In the distant past, I discussed retrieving specific floor and wall faces based on their face normal, e.g. the bottom face and boundary of a horizontal floor slab, the exterior face of a vertical wall, and finally the bottom face of a wall.

But what if the normal is not exactly horizontal or vertical?

For instance, how about retrieving the top face of a wall with a sloped profile or the gable wall that we just looked at a few days ago?

That can get a bit complicated, and has an infinite number of solutions. I explore some of them below, with no guarantee that they are anywhere near optimal. In fact, I can guarantee that there are better solutions.

This is prompted by Saikat Bhattacharya, who answered a question on that very issue. In his solution, he also makes use of a couple of new Revit 2012 API methods, for which it is a great pleasure to present such a compelling use case.

- HostObjectUtils – HostObject top, bottom, and side faces: The new methods HostObjectUtils.GetTopFaces, GetBottomFaces and GetSideFaces provide shortcuts to locate the faces of a given roof, floor, or wall which act as the exterior or interior boundary of the object's CompoundStructure. Top and bottom faces are applicable to roofs and floors. Side faces are applicable to walls.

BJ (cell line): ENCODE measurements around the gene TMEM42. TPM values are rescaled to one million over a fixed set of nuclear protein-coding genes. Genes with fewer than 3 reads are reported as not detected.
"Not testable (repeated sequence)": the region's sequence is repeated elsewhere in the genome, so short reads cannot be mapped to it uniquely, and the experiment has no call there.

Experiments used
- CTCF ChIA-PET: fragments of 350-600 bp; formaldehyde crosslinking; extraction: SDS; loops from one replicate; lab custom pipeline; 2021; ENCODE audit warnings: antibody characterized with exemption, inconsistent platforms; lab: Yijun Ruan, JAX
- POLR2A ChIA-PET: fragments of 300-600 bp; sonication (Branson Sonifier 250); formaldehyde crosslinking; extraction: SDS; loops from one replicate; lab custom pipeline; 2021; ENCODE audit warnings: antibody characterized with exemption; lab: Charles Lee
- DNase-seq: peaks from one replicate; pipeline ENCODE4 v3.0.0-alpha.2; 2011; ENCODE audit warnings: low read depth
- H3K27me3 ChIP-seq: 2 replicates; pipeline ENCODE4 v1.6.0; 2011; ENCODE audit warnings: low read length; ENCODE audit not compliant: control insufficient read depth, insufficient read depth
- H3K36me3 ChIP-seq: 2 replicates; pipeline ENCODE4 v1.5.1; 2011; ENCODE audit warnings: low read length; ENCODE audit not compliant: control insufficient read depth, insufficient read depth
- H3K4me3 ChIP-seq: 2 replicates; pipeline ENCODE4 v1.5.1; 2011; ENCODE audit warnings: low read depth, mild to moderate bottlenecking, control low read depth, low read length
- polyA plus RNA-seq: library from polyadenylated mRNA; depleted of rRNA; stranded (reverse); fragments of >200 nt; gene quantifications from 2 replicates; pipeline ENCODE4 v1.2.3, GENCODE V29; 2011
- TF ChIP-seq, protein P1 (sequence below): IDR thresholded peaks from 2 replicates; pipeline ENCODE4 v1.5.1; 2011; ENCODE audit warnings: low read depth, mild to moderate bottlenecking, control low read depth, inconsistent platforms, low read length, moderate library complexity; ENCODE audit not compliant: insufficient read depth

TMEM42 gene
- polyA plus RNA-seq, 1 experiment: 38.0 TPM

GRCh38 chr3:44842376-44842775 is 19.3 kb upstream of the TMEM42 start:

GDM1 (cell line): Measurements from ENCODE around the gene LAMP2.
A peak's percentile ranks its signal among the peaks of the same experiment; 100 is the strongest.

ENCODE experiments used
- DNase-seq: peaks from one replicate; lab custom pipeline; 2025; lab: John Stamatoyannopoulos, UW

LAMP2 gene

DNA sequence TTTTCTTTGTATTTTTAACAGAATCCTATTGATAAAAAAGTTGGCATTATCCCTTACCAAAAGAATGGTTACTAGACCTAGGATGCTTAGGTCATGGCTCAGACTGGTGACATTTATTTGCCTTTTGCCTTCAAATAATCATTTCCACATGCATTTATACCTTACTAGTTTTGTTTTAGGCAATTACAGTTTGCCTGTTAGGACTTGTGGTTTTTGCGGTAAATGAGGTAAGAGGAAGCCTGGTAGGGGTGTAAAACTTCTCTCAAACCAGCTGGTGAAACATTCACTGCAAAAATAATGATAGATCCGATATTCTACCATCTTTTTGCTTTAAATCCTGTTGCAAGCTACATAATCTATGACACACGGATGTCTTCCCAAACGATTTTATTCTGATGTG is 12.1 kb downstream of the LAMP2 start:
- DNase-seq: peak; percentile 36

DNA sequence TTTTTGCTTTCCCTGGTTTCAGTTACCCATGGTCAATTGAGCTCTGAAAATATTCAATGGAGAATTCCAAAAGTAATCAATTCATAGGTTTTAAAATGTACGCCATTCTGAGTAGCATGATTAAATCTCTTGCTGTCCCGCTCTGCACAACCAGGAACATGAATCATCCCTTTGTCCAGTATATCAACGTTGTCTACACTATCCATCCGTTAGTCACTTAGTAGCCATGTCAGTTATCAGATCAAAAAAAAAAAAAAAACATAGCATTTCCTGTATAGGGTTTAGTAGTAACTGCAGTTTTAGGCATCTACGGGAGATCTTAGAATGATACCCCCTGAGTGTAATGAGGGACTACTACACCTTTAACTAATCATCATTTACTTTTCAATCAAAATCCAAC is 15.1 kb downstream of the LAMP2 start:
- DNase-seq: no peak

- GetGeometryObjectFromReference – Reference properties: The Reference class was renovated to be more closely aligned with the native Revit class it wraps. GetGeometryObjectFromReference replaces the obsolete GeometryObject property.
- GetGeneratingElementIds – The Element.GetGeneratingElementIds method returns the ids of the elements that generated the input geometry object. The help file provides sample code showing how to use this to find all elements joined or attached to the end faces of a given wall, such as other walls and roofs.

**Question:** How can I retrieve the top faces of a non-rectangular wall and determine their slopes?

Walls in Revit can have a sloping bottom surface as well as top. A wall can look almost like anything and it is also possible to add arbitrary openings, which complicate things. It seems tricky to find out the right surfaces.

I can imagine I have to look at the wall solid faces and their normals.

However, if the wall has openings such as doors and windows, these objects will affect the faces collection as well. Any idea how to proceed in order to ensure that I identify the correct face or faces that really belong to the top of the wall?

**Answer:** From what I understand, you wish to find out the faces which are on the top of the wall.
If you are analysing something like a gable wall, you expect to have multiple faces on the top of the wall.

There are obviously many different ways of approaching this.